News | Minnesota Vikings –

Presented by

Purple Pups: Louie, Simon & June Leber

Inside the Leber home on a damp, chilly day, Louie lounges on a rug near the fireplace.

A 140-pound Great Dane, Louie is truly the definition of a gentle giant. The mammoth black dog lifts his head and looks toward former Vikings linebacker Ben Leber with soft, deep-brown eyes.

"He's my baby," says Ben, joining Louie on the floor to cuddle him. "He's the best."

Ben and his wife, Abby, adopted Louie from the Upper Midwest Great Dane Rescue, a nonprofit they both passionately support.

The couple has had multiple Great Danes, starting with Moose, whom they had when Ben was drafted by the Chargers in 2002. Then later, Belle came along. And years after their first two pups passed away, the Lebers adopted Louie.

Ben still remembers seeing Louie for the first time.

"Of course, when you go [to a shelter] and see a puppy, how can you not leave with that puppy?" He says. "We saw him, and he was great, and he was really shy. We loaded him up in the back of my truck and drove home with him that day. It's been quite a journey with him."

View photos of former Vikings Ben Leber and his dogs Louie, Simon and June who are featured in this segment of Purple Pups.

He explains that Louie, who came from a household of domestic violence, was initially "terrified" of his new environment.

"He was never aggressive, but he wouldn't even get up off the floor. He'd just lay there scared to death to move," Ben recalls of the early days. "So, it took him a long time to kind of get re-acclimated. Because he was with a family, then he went to a foster home, then he was with [our] family, and all within a few months. Now, he's great.

"Louie's just Louie. He's one of the most chill Great Danes that we've ever had," Ben said.

Ben and Louie regularly go on walks and runs together; on Ben's phone are videos and photos of his three children – Ames, Witt and Wells – curled into the pup's side or reclining against his broad back while watching TV.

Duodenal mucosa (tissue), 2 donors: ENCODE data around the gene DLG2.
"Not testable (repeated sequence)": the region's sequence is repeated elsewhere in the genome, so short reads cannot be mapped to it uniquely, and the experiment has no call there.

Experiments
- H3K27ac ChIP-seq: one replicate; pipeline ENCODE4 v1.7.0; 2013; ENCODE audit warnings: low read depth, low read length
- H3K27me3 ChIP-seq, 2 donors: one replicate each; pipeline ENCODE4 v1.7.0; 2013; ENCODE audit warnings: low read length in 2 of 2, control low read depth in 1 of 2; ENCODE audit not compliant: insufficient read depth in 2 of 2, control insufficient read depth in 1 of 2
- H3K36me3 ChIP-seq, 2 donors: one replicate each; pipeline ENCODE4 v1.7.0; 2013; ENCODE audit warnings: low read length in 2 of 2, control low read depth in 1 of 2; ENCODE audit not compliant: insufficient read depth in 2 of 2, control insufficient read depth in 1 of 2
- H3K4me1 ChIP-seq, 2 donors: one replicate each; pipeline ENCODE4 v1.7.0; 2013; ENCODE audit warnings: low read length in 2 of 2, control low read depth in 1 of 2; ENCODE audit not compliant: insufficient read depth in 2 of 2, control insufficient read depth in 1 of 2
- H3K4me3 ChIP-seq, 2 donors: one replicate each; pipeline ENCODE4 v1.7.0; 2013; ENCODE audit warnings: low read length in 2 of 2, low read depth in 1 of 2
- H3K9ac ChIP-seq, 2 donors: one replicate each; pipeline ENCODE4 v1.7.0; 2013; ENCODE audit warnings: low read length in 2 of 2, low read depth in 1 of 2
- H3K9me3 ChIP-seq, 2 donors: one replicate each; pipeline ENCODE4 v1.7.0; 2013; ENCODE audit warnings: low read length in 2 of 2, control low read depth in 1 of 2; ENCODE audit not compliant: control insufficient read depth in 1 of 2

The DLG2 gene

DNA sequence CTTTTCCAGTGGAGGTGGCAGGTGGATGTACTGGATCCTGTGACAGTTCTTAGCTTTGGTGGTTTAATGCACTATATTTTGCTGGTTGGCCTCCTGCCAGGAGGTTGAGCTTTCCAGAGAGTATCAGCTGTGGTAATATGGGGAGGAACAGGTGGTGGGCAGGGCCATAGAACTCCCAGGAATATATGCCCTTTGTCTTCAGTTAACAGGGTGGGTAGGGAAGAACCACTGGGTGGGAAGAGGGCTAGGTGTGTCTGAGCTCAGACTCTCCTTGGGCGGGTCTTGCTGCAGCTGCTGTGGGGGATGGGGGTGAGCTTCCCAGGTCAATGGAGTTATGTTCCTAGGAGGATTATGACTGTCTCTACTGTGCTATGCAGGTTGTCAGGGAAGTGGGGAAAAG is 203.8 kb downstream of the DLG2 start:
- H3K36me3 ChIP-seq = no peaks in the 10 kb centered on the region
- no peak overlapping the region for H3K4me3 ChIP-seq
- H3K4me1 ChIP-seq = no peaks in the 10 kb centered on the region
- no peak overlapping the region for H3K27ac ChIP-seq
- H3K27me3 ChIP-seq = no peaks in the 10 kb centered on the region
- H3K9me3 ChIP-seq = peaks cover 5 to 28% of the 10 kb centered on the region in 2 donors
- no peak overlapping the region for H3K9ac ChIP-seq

"He has little times during the day where he is energetic, and then most of the time he's just lying there and hanging out," Ben laughs.

But Louie isn't the only dog – or animal, even – that you'll run into on any given day at the Leber home.

Ben gestures around the living room on what is a rare quiet morning.

"Chaos. It's an s-show around here all the time, literally and figuratively," he says.

But he smiles.

"Three dogs, we had two cats, we have a guinea pig, and then we have three frogs …" his voice trails off.

"Which, I don't think I've laid my eyes on those frogs in probably a year. But they do exist," he quips. "We've got a zoo, basically, at our house."

Don't be fooled, though. It's a life that he wouldn't trade for anything.

He and Louie have a special connection, but there's also a bond between Ben and the Lebers' other two dogs, June and Simon, matching white Malshis with contrasting personalities.

It's somewhat comical to see the former linebacker, who played for the Vikings from 2006-10, holding a pair of petite, fluffy, pups.

"June is our grandma," he chuckles, pointing to the older of the two, though she's only about 6. "I thought that getting a small dog was going to get yippy and whatever? [But] I told my wife, 'This is the greatest dog ever.' She acts like a big dog even though she's, like, eight pounds.

"Most of the time at night, she'll come and curl up right here," he adds, patting the arm of the red sofa. "And if I come and sit on the couch and pet her, she gets annoyed and walks away. She just wants to do her own thing."

And then, there's Simon.

The youngest of the group, Simon is the rambunctious, feisty brother; he often wears a funny "grin" complete with a snaggletooth.

"He just loves to be around you. He loves to be affectionate," Ben explains. "He almost loves too hard. He's the one that will come right up into your face and just start licking and licking and licking. And most of the time, you're not really wanting him to do that. But he loves it.

"He's the one that just likes to cause problems," Ben adds. "He's the bossiest. He's the most food-aggressive. But he can also be equal parts loveable."

While June is the "old woman" who doesn't join in playtime, Simon is the most hyperactive and even will succeed in riling up Louie.

Ben explained that Simon, who weighs in at a whopping 12 pounds, will leap at Louie and impishly nip at the larger dog's jowls. When Louie gets annoyed and knocks Simon down with his paw, the younger pup will go after Louie's feet. The interaction lasts about 10 minutes until exhaustion.

"Louie will get down and oftentimes tuck his feet underneath his body, so he's like a big, black body with just his head … It's super cute and fun," Ben says. "Simon is relentless. … I think Louie just likes it. He never gets mad or aggressive toward the little dogs. It's hilarious to watch this little white dog sort of beat up on this big Great Dane."